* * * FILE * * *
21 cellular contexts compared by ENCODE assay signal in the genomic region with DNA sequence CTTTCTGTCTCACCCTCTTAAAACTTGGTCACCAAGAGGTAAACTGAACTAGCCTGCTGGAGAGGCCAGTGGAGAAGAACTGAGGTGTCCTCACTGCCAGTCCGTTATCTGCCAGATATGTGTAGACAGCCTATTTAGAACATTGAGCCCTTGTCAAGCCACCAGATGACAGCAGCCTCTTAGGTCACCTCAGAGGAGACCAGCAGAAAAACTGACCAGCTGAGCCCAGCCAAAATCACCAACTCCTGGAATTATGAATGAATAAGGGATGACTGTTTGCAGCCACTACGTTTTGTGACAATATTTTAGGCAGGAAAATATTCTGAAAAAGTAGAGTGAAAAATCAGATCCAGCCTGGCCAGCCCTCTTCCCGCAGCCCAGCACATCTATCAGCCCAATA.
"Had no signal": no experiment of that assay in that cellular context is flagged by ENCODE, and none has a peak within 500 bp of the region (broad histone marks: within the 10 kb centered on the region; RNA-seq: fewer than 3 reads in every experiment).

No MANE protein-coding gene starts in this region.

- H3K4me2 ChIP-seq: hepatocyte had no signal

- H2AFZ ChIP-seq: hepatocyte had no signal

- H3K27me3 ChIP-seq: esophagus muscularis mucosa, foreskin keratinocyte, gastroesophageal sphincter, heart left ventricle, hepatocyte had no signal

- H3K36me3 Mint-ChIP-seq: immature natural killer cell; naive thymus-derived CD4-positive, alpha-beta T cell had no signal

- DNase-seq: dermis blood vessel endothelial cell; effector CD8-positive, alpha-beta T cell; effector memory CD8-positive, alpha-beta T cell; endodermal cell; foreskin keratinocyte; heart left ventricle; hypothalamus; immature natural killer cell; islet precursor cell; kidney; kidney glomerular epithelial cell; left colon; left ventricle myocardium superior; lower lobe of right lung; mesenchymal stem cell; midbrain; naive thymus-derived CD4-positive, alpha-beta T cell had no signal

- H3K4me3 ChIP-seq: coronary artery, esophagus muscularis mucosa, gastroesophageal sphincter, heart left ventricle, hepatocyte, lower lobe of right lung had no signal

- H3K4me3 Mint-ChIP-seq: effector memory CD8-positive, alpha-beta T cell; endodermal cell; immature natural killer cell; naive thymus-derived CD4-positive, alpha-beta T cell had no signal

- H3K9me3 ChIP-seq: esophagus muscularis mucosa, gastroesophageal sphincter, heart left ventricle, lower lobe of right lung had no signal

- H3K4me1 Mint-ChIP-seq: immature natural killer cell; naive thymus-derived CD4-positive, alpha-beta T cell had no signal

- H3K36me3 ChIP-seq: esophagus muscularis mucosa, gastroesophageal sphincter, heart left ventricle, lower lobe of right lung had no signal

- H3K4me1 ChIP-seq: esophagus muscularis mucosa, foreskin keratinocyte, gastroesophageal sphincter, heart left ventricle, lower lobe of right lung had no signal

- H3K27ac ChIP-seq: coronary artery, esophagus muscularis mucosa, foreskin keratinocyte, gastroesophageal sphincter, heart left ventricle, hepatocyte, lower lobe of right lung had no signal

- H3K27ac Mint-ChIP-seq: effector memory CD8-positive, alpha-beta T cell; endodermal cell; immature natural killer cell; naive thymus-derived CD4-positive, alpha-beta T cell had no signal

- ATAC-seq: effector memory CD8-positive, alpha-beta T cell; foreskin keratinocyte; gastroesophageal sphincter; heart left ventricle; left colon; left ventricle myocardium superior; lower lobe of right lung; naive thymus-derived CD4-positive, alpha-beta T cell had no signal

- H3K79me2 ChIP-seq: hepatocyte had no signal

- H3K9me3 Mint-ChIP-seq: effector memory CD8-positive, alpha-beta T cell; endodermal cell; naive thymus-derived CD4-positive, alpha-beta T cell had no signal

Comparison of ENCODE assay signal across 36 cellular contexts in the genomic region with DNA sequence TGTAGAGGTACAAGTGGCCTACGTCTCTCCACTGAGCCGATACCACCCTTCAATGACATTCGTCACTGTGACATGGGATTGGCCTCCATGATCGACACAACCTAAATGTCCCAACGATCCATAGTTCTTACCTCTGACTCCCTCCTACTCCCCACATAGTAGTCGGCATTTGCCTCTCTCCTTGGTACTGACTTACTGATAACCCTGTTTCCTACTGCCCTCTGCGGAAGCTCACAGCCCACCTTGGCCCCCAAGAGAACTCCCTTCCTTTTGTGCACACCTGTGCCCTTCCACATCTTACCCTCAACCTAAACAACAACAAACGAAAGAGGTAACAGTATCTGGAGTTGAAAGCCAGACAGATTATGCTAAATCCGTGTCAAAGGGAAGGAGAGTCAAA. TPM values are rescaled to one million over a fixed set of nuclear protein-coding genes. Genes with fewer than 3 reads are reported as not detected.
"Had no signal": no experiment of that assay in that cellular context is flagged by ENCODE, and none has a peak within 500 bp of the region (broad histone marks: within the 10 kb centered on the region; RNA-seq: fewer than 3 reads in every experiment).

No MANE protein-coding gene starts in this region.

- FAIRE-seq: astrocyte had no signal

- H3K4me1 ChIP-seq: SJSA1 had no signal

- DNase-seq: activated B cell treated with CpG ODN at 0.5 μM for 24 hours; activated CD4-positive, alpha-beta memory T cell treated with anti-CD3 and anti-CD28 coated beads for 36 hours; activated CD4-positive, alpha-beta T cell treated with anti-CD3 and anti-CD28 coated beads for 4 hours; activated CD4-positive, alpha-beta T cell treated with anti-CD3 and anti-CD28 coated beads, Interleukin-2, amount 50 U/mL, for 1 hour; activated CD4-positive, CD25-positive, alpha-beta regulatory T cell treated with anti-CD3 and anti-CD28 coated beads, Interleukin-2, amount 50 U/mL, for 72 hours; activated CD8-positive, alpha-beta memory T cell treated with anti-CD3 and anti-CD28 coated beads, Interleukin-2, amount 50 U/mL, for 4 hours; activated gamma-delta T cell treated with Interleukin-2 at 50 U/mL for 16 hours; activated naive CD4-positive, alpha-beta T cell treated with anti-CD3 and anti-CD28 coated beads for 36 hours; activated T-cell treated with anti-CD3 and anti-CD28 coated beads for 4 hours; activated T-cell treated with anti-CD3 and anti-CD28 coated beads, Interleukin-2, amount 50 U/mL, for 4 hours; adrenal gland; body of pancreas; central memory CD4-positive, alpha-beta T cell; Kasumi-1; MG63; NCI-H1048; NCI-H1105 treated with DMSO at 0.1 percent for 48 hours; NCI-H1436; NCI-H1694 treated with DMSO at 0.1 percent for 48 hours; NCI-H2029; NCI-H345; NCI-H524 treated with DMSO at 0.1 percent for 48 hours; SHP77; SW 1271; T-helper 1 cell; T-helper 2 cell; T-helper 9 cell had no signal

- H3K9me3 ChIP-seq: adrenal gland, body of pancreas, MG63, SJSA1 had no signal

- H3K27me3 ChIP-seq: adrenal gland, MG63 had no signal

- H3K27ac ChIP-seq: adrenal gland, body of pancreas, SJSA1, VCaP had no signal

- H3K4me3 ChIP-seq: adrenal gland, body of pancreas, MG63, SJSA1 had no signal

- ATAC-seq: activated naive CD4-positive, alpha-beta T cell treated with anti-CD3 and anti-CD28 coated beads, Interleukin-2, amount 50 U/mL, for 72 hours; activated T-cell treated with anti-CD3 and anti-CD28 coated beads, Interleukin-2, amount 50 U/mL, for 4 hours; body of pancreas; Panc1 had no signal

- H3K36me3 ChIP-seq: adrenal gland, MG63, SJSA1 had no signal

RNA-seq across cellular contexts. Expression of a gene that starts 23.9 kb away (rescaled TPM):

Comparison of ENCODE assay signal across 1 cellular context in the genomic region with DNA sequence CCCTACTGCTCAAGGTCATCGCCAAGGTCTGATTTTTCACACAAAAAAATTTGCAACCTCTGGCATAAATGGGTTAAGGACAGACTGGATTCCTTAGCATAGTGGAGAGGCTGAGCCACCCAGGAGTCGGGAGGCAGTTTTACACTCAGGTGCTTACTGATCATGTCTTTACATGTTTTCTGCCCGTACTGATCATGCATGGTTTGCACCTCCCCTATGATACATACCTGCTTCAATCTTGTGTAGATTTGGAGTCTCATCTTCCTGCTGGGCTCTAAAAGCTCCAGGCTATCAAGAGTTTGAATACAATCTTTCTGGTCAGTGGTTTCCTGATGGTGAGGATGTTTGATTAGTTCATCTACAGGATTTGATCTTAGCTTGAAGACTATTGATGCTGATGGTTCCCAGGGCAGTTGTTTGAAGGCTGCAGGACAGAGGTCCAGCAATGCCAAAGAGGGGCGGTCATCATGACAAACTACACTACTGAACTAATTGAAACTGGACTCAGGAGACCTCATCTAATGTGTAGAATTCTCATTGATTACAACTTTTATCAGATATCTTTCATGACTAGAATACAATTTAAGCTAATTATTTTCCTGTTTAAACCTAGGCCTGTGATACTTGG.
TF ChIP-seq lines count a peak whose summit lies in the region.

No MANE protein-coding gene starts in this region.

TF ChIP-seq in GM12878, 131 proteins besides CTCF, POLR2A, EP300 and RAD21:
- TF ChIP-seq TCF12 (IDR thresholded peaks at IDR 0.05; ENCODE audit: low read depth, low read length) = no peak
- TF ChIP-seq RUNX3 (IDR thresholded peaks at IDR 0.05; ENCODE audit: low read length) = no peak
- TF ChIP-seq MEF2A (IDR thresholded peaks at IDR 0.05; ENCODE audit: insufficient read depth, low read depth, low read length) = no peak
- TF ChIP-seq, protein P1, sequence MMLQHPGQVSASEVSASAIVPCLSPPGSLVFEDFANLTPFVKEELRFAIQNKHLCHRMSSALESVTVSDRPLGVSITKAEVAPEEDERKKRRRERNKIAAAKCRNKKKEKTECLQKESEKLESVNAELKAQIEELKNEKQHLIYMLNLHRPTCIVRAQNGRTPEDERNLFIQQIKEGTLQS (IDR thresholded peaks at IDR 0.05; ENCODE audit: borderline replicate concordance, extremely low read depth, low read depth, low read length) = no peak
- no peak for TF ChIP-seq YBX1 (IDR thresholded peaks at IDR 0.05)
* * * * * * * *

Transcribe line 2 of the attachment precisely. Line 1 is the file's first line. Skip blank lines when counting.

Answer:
"Had no signal": no experiment of that assay in that cellular context is flagged by ENCODE, and none has a peak within 500 bp of the region (broad histone marks: within the 10 kb centered on the region; RNA-seq: fewer than 3 reads in every experiment).